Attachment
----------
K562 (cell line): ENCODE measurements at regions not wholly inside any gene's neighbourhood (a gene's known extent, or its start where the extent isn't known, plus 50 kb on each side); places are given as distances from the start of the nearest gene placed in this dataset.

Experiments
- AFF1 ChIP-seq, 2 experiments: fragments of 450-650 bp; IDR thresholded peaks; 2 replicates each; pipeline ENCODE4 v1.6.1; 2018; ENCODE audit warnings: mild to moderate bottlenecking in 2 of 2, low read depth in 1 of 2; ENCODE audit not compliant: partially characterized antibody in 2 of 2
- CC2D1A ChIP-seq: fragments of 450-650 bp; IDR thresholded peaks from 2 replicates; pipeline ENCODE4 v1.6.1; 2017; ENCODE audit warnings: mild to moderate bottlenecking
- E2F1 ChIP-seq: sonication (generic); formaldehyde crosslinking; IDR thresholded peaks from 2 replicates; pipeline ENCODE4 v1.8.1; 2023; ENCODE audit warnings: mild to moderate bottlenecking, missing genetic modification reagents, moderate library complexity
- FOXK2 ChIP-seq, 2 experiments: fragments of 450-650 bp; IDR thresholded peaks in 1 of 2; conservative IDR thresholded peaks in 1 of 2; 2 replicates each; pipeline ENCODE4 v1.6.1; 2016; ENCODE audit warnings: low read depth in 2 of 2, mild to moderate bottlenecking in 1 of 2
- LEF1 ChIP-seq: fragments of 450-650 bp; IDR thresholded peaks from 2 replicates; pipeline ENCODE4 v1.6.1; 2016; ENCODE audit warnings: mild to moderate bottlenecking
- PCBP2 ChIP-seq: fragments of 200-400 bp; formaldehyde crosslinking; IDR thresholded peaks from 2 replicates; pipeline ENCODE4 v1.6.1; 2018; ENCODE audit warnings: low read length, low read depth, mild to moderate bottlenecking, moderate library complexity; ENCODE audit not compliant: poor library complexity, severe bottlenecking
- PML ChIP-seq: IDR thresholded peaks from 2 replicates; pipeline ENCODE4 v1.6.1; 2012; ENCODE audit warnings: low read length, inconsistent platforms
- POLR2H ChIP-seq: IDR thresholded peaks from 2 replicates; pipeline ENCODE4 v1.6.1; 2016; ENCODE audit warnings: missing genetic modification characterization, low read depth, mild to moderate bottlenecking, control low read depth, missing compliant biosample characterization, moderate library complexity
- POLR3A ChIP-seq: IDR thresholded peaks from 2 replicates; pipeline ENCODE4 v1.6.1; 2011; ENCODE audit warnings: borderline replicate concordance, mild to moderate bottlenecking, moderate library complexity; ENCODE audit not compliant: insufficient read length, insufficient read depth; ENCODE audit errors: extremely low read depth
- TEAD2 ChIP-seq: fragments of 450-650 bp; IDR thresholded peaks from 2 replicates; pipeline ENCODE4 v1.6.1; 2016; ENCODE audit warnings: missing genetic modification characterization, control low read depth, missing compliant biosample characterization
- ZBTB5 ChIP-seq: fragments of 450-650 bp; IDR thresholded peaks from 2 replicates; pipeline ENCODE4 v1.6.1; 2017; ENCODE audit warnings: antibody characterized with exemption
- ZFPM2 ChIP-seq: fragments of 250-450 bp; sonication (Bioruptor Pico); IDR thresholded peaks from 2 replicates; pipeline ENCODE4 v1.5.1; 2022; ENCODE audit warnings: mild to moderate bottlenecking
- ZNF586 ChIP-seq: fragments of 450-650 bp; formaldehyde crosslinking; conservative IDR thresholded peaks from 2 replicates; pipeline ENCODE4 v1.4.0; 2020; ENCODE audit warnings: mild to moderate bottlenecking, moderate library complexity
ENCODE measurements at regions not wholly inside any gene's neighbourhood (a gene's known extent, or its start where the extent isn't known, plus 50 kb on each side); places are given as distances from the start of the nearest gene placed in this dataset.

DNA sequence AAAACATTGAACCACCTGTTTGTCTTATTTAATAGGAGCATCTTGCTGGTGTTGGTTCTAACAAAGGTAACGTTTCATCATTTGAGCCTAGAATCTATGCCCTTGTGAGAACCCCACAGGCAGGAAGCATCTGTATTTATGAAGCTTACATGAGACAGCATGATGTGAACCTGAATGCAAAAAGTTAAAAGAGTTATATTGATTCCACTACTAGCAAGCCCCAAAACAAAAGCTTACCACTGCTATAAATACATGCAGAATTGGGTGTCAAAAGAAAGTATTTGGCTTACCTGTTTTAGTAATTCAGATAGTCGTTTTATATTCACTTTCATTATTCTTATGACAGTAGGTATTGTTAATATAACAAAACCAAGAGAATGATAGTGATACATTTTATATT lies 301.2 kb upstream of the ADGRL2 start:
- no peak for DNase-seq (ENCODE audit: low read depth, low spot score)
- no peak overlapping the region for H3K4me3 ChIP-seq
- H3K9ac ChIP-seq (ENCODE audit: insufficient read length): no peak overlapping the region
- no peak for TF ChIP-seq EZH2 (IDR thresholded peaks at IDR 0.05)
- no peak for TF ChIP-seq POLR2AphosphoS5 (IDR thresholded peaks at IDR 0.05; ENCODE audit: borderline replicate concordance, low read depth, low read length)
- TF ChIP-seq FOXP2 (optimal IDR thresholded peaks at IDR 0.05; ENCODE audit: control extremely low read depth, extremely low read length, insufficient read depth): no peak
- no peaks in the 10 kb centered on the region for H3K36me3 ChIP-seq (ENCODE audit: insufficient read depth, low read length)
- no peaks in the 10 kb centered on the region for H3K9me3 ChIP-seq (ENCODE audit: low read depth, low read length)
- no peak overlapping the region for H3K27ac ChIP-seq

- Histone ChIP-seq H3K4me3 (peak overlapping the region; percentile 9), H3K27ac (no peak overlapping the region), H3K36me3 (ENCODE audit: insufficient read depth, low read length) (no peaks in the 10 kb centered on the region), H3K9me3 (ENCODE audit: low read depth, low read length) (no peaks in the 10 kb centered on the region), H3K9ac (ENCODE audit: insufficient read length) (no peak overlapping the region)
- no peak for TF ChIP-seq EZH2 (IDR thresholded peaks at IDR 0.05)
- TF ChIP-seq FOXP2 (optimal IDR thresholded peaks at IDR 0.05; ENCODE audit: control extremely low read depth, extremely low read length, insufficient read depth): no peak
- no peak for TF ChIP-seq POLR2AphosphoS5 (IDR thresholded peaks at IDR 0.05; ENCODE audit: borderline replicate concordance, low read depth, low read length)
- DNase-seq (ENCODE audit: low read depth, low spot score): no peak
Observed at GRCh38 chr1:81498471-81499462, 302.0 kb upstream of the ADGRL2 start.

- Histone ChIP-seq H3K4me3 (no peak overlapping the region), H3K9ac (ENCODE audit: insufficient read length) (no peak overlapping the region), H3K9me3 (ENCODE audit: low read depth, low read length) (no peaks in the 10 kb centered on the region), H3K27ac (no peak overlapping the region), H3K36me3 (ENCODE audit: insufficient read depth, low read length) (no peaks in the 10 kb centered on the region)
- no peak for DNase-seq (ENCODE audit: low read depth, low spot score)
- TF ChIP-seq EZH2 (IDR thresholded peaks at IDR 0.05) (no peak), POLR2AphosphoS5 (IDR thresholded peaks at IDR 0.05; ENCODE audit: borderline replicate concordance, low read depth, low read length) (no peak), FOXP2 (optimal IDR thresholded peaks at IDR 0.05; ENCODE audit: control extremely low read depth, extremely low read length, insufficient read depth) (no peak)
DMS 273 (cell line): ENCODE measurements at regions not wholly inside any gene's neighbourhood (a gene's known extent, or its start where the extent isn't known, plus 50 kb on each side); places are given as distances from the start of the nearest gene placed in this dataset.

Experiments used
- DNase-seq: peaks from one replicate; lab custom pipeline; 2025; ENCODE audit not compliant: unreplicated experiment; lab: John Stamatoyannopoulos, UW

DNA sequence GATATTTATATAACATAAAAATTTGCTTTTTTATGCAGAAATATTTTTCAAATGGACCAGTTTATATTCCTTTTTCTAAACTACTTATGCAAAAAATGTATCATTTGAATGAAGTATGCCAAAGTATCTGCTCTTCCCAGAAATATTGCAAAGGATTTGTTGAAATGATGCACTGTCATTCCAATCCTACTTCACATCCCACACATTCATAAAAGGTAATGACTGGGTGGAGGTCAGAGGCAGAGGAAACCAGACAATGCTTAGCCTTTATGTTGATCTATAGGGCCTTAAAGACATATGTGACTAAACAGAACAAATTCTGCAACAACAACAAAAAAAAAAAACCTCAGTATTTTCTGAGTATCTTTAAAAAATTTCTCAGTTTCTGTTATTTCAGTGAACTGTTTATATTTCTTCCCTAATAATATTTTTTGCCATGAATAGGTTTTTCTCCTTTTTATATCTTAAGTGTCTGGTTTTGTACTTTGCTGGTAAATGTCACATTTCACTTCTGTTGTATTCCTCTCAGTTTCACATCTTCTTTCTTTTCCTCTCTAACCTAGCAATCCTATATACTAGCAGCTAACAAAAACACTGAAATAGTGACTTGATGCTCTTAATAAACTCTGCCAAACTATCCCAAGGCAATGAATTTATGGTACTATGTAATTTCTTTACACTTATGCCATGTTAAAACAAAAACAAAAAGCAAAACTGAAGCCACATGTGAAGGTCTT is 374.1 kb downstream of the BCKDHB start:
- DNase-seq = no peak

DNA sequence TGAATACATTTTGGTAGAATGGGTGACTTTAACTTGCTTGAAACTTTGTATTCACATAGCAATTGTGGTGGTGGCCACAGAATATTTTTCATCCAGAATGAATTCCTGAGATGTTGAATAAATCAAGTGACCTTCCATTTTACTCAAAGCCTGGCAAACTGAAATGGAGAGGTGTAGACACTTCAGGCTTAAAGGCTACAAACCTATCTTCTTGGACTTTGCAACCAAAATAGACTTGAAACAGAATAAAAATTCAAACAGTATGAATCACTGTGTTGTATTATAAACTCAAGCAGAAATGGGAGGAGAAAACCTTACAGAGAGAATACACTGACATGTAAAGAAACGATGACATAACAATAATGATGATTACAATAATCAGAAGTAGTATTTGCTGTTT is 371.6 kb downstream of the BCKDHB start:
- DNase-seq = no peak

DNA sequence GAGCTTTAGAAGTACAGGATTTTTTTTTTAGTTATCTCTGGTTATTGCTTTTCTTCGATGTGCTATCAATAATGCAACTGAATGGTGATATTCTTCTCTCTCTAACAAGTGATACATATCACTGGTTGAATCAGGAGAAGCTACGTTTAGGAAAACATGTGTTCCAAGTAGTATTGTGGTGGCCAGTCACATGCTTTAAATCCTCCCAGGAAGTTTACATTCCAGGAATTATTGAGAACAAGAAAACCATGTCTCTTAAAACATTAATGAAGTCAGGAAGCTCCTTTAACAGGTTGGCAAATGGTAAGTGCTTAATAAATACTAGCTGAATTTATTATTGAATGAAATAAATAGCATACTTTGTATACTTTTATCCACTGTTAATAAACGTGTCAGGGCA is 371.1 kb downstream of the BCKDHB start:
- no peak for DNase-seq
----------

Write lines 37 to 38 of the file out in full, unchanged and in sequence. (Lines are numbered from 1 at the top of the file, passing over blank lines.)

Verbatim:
Experiments used
- DNase-seq: peaks from one replicate; lab custom pipeline; 2025; ENCODE audit not compliant: unreplicated experiment; lab: John Stamatoyannopoulos, UW